The journey from Latin America to the United States—riddled with danger—is only complicated by the addition of children. María José recounts her story of traveling with a family to El Paso, Texas.
María José sits on a curb in the shade outside of Sacred Heart Catholic Church in El Paso, Texas, as her 8-year-old son, Cristian, plays with his 5-year-old cousin, Isabela, atop discarded boxes.
María, 27, traveled with her sister and husband, who she said was deported to Mexico upon entry to the U.S.
“He came in with me—this was to surrender—but they expelled him,” María said. “He is not in the lucky group, because some entered and another was returned.”
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María said her husband will apply for another appointment to enter the U.S., but she is uncertain how long she will stay in El Paso before traveling to Pennsylvania, where her brother-in-law lives.
“Hopefully it does not take long,” she said. “ I am here waiting for him.”
María said she is weary from the journey—especially with two children.
“I tire from the hustle,” she said. “The children never understand it all, but they are entertained here.”
María said she worries she will not be able to stay long in El Paso, but mostly for the fate of her husband.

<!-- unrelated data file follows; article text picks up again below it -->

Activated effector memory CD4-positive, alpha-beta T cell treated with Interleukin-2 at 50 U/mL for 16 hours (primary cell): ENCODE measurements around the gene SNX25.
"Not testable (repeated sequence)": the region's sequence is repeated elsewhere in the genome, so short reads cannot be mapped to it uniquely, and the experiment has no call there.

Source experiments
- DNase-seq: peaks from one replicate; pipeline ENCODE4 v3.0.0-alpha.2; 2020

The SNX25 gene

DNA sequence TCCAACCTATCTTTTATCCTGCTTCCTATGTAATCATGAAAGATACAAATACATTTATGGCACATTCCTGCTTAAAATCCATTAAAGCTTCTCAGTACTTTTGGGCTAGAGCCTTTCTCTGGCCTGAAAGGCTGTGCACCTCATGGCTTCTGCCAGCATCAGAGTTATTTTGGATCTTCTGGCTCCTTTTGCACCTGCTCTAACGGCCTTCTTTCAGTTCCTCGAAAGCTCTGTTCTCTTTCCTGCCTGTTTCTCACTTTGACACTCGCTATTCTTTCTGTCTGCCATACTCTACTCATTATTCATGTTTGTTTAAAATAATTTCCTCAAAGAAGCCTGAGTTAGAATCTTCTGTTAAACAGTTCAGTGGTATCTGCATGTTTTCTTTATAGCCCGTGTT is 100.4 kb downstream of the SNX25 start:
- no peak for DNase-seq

“My mind always goes to this,” María said. “I am here alone and I don’t know if he will be with us again. For that, of course, there is fear.”
María’s husband is just one of 2.8 million migrants who have been expelled as a result of the expulsion of Title 42 as of May 25, 2023—a day after I interviewed María. Along with nearly every person I interviewed, María expressed her distress over the policy changes implemented in late May across the U.S.-Mexico border.
María entered the U.S. under Title 8, a decades-old immigration policy that bans deported migrants from re-entering the U.S. for five years under threat of criminal charges or jail time.
The recent policy changes also require migrants to demonstrate an application for and denial of asylum in a third country (outside of their home country and the U.S.), raising the threshold for application in the U.S.
I was left with their weariness after speaking with María and her son after such a long journey—especially with children.
Her experience mirrors thousands of others who trek through South and Central America to reach the U.S. with no guarantee of entry, but the hope of safety.
I am grateful to María and the many others who shared stories of some of their most difficult days, and I hope their plights do not go unnoticed.